TikTok, the user-generated video-sharing app from Chinese publisher ByteDance that has been a global runaway success, has stumbled hard in one of the world’s biggest mobile markets, India, over illicit content in its app.
Today, the country’s main digital communications regulator, the Ministry of Electronics and Information Technology, ordered both Apple and Google to remove the app from its app stores, per a request from High Court in Madras after the latter investigated and determined that the app — which has hundreds of millions of users, including minors — was encouraging pornography and other illicit content.
(A source in India, however, tells us that the app is still available in both stores currently.)
Update: Google has blocked downloads of the TikTok app in India, sources told Reuters on Tuesday. The video app is not available in Google’s Play store nor Apple’s App Store as of Wednesday morning, a source in India confirmed with TechCrunch.
This is the second time in two months that TikTok’s content has been dinged by regulators, after the app was fined $5.7 million by the FTC in the U.S. over violating child protection policies.
The order in India does not impact the 120 million users in the country who already have the app downloaded, or those on Android who might download it from a source outside of Google’s official Android store. But it’s a strong strike against TikTok that will impede its growth, harm its reputation and potentially pave the way for further sanctions or fines against the app in India (and elsewhere taking India’s lead).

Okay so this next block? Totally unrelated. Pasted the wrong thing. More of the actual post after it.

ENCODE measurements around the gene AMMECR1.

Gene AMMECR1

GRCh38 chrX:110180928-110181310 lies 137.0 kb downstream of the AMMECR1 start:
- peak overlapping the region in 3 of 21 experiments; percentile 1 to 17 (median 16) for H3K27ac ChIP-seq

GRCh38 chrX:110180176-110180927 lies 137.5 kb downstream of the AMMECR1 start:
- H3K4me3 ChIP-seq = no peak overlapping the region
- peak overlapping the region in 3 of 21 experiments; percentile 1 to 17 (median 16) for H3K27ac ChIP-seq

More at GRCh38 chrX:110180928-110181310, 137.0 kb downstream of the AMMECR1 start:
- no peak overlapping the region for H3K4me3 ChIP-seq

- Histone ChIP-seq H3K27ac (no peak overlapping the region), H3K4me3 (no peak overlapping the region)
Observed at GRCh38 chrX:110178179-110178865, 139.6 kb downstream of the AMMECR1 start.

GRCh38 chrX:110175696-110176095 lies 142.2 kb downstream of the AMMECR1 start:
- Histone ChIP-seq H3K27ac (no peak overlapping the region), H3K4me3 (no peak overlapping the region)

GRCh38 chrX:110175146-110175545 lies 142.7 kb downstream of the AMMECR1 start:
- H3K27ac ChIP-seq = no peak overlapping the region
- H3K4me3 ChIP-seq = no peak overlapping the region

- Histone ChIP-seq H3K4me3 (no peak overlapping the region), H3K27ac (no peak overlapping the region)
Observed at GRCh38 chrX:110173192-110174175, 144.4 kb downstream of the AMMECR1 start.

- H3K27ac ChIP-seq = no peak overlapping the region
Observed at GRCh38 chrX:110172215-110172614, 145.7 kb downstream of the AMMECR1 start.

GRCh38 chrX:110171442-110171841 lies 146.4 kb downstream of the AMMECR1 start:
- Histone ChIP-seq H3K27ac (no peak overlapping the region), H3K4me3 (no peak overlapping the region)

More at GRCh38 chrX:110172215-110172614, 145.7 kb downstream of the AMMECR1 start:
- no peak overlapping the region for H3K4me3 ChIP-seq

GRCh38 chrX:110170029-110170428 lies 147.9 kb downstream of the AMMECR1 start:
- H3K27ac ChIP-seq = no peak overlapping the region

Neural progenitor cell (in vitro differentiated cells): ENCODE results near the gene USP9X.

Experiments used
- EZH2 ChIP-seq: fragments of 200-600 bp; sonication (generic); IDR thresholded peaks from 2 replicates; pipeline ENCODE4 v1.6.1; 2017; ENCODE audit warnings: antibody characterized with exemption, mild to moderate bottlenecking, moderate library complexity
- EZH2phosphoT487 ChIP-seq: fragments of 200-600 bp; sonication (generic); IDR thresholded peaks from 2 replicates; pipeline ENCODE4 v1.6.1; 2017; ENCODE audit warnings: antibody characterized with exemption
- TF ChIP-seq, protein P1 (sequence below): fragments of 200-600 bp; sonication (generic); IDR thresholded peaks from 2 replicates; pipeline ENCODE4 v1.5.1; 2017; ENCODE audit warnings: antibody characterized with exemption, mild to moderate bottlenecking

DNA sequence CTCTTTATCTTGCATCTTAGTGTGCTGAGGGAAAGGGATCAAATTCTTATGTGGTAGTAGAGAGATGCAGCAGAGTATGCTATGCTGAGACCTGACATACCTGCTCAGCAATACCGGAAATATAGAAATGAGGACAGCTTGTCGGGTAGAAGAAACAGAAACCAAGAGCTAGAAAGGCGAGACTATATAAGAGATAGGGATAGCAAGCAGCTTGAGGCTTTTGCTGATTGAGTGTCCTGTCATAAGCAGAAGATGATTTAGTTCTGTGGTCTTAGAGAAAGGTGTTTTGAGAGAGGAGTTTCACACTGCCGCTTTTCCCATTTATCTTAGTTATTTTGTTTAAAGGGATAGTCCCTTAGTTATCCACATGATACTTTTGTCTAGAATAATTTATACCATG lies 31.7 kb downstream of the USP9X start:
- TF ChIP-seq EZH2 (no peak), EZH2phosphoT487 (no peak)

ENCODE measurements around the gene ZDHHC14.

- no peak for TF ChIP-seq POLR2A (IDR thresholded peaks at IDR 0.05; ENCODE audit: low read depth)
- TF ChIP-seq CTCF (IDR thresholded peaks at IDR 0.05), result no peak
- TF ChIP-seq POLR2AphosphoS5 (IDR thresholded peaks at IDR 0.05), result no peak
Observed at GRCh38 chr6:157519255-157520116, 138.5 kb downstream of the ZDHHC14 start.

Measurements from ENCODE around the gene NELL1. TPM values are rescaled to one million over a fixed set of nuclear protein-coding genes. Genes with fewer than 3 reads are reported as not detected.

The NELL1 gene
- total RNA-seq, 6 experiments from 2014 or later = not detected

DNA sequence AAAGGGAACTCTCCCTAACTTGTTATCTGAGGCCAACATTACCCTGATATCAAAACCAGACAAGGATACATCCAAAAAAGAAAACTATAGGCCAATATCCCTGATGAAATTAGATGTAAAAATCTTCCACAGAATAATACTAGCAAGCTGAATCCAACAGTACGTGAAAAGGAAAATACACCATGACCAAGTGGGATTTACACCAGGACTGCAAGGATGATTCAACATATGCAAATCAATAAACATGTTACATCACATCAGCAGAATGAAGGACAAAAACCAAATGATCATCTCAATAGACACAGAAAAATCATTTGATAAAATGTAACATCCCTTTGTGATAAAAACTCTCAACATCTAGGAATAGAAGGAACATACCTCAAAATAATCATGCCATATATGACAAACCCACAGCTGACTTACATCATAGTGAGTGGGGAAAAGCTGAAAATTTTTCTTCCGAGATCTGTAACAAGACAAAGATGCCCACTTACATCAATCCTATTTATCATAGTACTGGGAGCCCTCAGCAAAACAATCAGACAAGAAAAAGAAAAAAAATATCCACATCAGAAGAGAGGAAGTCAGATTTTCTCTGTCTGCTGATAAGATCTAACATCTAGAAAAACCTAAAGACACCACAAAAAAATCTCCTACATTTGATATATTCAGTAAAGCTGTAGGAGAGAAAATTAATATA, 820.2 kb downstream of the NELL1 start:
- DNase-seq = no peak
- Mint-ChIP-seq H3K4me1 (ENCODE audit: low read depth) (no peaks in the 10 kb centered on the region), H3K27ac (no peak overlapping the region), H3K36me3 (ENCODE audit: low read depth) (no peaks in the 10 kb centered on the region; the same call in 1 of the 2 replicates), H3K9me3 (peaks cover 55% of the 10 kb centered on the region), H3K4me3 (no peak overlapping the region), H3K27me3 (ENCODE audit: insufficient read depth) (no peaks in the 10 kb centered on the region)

TikTok has issued no less than three different statements — each subsequently less aggressive — as it scrambles to respond to the order:
“We welcome the decision of the Madras High Court to appoint Arvind Datar as Amicus Curae (independent counsel) to the court,” the statement from TikTok reads. “We have faith in the Indian judicial system and we are optimistic about an outcome that would be well received by over 120 million monthly active users in India, who continue using TikTok to showcase their creativity and capture moments that matter in their everyday lives.”
On top of prohibiting downloads, the High Court also directed the regulator to bar media companies from broadcasting any videos — illicit or otherwise — made with or posted on TikTok. ByteDance has been working to try to appeal the orders, but the Supreme Court, where the appeal was heard, upheld it.
This is not the first time TikTok has faced government backlash over the content that it hosts on its platform. In the U.S., two months ago, the Federal Trade Commission ruled that the app violated children’s privacy laws and fined it $5.7 million, and through a forced app updated, required all users to verify that they were over 13, or otherwise be redirected to a more restricted experience. Musical.ly, TikTok’s predecessor, had also faced similar regulatory violations.
Additional reporting Rita Liao